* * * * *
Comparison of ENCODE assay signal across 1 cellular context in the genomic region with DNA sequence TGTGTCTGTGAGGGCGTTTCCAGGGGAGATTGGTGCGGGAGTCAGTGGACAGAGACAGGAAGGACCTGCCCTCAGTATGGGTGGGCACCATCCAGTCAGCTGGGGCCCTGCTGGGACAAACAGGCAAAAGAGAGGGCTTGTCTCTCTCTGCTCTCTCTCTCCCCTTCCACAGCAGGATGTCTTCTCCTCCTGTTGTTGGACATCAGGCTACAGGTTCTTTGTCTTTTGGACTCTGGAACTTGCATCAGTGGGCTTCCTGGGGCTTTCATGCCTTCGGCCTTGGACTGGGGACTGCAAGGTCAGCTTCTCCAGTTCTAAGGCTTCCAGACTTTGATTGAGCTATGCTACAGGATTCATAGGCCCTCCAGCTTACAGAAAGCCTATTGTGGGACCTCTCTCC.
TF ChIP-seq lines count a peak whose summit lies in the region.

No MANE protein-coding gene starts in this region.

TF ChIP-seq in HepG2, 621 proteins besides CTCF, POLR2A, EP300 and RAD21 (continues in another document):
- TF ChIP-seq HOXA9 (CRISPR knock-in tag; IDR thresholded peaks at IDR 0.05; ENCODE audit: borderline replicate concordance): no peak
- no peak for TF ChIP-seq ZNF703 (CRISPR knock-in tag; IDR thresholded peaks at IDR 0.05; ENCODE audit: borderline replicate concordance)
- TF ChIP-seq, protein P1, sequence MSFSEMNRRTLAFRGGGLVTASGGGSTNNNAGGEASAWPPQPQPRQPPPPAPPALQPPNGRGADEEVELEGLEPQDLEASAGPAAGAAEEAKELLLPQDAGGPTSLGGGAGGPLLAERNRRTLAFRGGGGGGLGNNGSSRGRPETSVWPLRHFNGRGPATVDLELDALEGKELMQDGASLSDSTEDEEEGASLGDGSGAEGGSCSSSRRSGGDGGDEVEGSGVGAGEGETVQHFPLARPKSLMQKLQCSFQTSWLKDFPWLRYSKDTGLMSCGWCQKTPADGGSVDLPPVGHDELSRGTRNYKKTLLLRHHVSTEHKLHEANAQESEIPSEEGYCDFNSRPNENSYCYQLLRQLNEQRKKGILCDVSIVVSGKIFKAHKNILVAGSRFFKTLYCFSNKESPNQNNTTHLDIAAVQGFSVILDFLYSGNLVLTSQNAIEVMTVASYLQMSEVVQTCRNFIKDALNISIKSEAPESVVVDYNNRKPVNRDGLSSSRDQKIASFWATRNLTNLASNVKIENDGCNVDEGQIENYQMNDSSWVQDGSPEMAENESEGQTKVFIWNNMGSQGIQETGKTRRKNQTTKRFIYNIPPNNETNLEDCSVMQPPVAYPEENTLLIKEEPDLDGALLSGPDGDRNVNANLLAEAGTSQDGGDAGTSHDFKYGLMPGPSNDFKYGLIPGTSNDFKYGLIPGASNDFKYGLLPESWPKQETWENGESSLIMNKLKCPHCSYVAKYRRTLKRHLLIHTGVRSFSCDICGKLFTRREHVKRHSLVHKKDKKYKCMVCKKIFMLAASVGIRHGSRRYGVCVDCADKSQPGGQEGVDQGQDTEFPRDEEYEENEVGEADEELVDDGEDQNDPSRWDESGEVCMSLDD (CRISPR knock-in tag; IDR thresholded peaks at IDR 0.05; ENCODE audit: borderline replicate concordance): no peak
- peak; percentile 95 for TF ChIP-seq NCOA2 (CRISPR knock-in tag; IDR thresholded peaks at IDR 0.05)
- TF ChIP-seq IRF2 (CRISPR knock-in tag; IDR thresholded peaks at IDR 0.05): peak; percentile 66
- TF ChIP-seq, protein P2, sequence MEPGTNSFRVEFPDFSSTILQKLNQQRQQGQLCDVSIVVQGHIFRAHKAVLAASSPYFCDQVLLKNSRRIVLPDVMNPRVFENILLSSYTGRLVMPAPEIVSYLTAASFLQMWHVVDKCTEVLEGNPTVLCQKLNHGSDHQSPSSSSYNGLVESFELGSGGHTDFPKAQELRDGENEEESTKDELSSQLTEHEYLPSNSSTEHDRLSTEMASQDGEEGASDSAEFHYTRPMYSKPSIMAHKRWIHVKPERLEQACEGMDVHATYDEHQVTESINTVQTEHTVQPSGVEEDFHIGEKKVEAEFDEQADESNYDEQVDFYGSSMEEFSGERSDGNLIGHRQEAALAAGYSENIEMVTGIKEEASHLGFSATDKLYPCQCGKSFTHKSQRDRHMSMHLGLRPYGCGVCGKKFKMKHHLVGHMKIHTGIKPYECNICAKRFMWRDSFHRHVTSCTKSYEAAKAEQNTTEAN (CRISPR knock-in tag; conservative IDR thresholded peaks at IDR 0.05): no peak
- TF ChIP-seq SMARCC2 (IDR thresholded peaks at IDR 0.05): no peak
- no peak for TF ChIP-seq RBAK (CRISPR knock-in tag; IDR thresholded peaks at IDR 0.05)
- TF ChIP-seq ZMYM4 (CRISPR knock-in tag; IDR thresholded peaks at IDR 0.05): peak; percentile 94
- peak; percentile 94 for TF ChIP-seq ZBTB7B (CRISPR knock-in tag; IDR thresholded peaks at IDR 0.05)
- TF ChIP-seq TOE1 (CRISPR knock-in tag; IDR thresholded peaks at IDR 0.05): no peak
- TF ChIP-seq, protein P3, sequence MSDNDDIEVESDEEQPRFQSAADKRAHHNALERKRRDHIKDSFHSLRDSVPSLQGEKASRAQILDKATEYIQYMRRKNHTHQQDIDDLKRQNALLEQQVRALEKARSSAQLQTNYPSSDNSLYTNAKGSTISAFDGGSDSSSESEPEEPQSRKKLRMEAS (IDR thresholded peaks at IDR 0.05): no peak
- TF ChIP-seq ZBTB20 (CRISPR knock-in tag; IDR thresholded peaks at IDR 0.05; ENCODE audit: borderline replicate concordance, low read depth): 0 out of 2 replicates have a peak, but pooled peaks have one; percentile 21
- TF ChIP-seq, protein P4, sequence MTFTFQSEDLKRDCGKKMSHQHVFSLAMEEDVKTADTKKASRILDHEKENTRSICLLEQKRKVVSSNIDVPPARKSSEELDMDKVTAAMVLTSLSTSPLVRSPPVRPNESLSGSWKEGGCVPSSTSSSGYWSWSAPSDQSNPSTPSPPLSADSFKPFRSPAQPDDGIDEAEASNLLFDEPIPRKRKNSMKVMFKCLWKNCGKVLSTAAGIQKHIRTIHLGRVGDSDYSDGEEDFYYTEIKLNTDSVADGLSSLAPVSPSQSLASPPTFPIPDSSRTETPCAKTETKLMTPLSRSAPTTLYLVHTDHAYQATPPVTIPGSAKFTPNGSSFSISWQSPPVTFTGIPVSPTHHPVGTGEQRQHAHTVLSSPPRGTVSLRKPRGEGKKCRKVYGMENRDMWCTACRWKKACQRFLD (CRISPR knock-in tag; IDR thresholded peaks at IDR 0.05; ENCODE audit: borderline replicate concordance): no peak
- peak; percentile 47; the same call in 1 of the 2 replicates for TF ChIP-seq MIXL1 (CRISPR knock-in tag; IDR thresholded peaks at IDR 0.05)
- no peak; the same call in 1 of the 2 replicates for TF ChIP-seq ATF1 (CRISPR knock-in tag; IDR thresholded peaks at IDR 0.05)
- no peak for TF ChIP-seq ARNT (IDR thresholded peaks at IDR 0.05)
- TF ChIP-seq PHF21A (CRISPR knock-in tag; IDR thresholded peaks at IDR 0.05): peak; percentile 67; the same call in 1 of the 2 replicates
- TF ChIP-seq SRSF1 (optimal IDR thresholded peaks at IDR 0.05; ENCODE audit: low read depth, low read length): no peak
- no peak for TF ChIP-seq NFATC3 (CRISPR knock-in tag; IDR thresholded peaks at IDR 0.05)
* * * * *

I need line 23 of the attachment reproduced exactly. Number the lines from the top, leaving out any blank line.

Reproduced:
- TF ChIP-seq SRSF1 (optimal IDR thresholded peaks at IDR 0.05; ENCODE audit: low read depth, low read length): no peak